There is a bit of a debate going on in Canada right now with regards to the release of Karla Homolka. In actual fact, there is a good chance that Americans may know a little more about the case then do Canadians, as there was a news blackout in effect when she and her exhusband were originally tried.
If you are interested in the background, you can read about it here: Bernardo Timeline. In short, Karla Homolka and her exhusband were accused on raping and murdering two teenage girls in 1991. In order to make sure that Bernardo, her then husband, was jailed for life, the Crown attorneys made a deal with the devil, giving Homolka only 12 years in prison for her part in the murders. There is so many unanswered questions, including what exactly was her role in the death of her sister, for which she will not be charged.
Now Homolka is due to be released on July 5th, and there is a great deal of concern. Just last year the National Parole Board ruled that she is likely to commit another violent crime. But a deal is a deal, and she is making plans to live in Quebec. Today she is in court to see what, if any, restrictions will be placed upon her once she is released.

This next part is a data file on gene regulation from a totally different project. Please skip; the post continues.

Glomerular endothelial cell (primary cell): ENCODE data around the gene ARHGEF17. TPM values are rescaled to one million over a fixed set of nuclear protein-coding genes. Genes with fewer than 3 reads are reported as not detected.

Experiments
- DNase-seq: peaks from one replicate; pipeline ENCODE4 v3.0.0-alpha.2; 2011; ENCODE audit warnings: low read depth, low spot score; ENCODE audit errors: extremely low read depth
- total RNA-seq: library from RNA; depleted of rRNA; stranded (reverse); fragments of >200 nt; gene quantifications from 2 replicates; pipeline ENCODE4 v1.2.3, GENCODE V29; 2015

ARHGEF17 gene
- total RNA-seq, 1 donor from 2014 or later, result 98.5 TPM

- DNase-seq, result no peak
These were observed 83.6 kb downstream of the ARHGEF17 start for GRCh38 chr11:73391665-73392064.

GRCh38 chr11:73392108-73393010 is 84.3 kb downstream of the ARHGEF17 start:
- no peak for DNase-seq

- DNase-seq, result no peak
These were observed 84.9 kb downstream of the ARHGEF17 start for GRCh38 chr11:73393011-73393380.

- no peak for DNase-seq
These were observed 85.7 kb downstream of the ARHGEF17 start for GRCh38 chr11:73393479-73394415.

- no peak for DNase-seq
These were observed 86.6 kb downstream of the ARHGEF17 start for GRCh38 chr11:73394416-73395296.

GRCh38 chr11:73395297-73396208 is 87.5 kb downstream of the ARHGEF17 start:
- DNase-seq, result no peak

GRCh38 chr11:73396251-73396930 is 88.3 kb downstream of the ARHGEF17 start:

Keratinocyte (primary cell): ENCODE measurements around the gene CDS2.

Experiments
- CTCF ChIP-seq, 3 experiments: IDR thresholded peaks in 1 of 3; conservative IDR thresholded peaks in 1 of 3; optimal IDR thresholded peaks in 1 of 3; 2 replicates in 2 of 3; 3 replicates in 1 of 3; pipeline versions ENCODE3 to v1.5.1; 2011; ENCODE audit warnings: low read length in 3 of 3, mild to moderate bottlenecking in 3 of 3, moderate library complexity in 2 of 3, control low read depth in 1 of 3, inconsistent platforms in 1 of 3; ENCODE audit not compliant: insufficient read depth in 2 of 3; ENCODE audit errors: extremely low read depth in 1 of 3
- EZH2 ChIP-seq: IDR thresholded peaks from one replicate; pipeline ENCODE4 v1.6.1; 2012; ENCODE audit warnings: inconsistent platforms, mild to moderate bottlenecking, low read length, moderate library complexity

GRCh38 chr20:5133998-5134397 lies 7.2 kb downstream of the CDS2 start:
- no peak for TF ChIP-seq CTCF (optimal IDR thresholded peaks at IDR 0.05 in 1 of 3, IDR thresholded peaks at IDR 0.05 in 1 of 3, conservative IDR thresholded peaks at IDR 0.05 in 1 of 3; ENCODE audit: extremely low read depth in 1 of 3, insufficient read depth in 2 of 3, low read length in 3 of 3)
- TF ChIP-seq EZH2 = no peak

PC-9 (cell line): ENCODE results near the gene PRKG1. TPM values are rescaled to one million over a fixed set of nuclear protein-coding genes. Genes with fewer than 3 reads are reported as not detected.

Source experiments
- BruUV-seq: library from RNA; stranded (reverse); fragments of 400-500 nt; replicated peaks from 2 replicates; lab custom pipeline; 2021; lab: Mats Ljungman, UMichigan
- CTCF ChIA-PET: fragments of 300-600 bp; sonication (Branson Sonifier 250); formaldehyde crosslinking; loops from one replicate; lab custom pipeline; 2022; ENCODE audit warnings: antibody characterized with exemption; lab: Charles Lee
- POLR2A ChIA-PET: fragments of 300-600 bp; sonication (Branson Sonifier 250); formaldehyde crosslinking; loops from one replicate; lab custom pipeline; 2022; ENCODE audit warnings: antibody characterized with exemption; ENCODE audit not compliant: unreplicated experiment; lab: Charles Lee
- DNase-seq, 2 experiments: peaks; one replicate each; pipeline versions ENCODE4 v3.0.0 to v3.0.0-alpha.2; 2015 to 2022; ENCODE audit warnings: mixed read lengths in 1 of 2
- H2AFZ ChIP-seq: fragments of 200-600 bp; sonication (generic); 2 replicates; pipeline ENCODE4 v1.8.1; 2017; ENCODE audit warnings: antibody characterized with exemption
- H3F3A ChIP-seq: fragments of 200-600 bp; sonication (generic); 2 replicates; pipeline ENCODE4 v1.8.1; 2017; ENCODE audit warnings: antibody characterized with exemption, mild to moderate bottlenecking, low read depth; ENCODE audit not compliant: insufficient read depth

The debate comes in here. Some people believe that she has served her time and should be released without any restrictions. Others, and I am in this camp, feel she should face restrictions, especially since she has shown no remorse and taken on no blame. My view is coloured partly because the two girls she killed were close in age to me and lived in a city very nearby. I remember clearly the fear I felt all those years ago. My parents wouldn’t let me go anywhere alone for a long time afterwards.
Although generally I believe in allowing released prisoners to live their lives, there are times when I think it is wise to place restrictions. If there is a serious risk of re-offending, as there is in this case, then I think restrictions are acceptable. I am wondering where my feelings fall with respect to the Rede. Clearly Homolka has caused a great deal of harm, to the girls she helped murder, to their family, as well as to all those who lived in fear because of her. How much punishment is enough? How much does my faith require me to forgive and to believe her protestations that she has changed are in good faith?
Interested in what other Canadians think, check out this CBC Newsworld page: Viewpoint.